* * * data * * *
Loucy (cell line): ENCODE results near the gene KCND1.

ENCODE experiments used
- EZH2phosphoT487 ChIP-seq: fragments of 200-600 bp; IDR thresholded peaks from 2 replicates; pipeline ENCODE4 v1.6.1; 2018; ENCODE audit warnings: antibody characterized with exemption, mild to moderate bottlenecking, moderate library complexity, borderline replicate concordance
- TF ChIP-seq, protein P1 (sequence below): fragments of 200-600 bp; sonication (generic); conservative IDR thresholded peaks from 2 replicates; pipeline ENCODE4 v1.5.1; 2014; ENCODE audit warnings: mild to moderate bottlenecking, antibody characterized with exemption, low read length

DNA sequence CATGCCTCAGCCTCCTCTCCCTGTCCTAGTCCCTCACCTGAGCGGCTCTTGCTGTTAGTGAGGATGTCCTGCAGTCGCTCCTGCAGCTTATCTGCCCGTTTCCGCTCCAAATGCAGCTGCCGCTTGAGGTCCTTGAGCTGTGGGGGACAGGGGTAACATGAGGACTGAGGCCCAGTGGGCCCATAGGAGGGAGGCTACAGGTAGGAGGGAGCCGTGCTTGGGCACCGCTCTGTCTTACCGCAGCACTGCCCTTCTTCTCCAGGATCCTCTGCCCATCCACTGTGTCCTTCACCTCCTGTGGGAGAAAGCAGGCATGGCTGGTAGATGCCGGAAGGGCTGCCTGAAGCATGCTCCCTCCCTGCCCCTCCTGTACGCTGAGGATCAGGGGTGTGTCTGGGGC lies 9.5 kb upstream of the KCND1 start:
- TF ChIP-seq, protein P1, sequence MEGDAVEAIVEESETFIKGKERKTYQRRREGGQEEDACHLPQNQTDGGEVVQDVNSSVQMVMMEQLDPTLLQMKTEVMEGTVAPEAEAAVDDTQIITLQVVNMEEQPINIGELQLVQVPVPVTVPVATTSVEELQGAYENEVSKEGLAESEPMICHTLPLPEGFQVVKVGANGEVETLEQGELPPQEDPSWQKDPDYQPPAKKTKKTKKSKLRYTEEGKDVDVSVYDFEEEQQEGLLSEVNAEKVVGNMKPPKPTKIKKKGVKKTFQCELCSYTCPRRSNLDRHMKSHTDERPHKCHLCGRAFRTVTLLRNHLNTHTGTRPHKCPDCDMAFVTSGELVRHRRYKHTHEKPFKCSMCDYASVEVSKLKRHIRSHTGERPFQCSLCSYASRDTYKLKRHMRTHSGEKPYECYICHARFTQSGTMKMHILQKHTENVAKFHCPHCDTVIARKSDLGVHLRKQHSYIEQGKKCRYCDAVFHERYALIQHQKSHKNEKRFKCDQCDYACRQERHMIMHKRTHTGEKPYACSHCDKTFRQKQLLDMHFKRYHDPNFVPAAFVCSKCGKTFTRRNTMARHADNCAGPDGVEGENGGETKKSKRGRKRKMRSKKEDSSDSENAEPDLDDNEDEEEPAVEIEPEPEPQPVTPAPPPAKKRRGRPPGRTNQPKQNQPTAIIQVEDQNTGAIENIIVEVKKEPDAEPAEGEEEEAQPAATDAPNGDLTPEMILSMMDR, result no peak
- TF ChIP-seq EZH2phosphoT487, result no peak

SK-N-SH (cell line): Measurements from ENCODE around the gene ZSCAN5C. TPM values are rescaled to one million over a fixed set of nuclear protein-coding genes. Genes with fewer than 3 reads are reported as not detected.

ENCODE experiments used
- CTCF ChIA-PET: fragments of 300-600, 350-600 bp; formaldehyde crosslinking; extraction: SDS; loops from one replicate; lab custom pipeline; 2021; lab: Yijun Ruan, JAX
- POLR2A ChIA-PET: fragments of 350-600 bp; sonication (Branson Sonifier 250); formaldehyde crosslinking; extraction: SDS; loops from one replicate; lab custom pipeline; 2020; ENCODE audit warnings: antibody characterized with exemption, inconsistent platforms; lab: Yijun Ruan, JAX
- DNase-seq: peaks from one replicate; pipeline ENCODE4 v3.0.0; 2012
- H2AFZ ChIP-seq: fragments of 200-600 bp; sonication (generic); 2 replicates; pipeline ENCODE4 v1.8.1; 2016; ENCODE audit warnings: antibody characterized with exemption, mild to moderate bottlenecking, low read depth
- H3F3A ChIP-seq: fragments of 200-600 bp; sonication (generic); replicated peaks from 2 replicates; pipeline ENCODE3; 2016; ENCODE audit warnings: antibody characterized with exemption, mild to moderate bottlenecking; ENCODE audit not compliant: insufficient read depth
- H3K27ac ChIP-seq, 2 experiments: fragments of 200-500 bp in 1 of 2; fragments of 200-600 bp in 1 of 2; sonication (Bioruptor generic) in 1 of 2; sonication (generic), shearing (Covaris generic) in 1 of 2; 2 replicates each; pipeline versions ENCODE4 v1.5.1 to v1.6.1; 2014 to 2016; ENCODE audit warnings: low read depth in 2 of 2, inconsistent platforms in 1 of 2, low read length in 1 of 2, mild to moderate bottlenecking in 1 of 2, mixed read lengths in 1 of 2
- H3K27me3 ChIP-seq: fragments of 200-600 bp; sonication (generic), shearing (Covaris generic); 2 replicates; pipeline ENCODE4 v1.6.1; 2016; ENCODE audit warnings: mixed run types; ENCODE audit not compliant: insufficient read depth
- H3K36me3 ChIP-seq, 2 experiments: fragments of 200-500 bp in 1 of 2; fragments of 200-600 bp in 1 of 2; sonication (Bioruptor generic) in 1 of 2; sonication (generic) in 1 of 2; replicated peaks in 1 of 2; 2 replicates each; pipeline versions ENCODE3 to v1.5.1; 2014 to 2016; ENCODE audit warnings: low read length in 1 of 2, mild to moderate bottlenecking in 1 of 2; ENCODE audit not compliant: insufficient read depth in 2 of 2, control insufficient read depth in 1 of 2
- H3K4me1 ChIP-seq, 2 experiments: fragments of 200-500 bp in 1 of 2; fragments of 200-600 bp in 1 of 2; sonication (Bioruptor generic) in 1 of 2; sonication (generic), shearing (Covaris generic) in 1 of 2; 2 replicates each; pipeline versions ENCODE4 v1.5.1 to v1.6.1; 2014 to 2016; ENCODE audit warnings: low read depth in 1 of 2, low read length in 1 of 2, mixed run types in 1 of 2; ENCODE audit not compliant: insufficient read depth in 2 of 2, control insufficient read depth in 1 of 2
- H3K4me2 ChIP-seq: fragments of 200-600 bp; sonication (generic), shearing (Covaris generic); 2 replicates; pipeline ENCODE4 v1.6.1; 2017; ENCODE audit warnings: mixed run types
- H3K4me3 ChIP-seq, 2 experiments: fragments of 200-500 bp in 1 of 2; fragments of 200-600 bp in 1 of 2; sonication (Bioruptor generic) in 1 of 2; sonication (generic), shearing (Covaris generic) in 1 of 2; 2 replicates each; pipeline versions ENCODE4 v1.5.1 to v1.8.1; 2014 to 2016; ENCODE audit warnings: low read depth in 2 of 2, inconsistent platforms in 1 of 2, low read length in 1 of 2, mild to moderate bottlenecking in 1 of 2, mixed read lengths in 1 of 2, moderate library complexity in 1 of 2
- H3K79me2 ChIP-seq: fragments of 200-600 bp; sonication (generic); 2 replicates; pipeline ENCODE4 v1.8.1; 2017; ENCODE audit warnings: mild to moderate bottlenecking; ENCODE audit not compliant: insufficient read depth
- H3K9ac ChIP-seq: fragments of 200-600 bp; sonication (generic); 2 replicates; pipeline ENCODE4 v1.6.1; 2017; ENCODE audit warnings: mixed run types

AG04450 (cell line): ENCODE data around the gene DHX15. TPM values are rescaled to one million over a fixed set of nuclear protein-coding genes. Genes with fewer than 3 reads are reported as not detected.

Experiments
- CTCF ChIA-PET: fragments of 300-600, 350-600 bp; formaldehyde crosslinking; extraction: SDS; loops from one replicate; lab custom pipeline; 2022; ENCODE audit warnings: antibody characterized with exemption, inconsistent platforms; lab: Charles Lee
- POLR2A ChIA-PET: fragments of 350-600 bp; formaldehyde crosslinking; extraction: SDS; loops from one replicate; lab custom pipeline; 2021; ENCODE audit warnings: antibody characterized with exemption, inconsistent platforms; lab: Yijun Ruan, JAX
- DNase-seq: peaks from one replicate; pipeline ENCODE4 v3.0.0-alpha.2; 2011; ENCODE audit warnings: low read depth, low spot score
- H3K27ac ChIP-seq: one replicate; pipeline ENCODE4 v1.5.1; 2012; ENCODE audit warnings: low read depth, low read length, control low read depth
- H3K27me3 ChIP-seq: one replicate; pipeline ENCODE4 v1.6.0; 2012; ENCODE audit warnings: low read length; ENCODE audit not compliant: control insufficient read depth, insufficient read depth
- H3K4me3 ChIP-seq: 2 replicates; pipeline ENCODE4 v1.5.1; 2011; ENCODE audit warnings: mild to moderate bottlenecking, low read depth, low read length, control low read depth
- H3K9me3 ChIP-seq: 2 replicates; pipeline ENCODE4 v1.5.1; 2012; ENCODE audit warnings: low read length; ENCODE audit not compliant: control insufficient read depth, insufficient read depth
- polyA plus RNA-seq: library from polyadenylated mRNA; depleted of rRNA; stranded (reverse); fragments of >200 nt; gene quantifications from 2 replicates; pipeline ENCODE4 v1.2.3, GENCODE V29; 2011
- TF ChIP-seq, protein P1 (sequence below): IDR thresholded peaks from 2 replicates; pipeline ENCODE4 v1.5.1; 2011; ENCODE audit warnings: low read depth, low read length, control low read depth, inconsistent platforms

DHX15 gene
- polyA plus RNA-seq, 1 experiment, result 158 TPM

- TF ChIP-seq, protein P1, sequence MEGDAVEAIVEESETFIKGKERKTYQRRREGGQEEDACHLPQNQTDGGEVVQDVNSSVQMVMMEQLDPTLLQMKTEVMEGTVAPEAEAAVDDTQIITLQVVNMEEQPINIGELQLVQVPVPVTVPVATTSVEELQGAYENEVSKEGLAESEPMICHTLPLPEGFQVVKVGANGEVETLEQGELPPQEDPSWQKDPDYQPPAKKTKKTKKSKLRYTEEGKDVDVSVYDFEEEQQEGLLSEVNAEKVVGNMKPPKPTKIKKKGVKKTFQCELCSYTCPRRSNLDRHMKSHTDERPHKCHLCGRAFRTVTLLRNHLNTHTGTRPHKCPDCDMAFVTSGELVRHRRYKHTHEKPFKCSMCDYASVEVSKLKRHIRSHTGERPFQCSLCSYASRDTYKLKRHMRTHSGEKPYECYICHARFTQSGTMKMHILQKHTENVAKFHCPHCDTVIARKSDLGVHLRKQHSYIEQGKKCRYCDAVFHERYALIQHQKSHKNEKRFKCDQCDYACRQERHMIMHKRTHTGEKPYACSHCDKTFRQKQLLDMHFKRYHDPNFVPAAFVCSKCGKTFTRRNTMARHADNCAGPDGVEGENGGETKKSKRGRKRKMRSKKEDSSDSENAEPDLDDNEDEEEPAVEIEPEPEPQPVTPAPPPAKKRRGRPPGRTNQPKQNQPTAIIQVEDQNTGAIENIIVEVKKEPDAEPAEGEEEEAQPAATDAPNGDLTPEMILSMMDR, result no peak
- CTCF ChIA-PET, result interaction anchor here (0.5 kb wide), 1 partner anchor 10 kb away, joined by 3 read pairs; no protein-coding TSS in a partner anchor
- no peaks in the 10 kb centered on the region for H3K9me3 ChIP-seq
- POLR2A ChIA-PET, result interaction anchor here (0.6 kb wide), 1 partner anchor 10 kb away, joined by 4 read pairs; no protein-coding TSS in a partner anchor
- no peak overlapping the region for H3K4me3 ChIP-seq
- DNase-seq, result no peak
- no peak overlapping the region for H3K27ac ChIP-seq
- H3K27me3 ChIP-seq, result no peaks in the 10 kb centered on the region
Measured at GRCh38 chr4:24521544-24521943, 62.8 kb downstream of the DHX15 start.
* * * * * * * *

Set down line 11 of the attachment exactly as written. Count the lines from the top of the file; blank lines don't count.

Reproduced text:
- POLR2A ChIA-PET: fragments of 350-600 bp; sonication (Branson Sonifier 250); formaldehyde crosslinking; extraction: SDS; loops from one replicate; lab custom pipeline; 2020; ENCODE audit warnings: antibody characterized with exemption, inconsistent platforms; lab: Yijun Ruan, JAX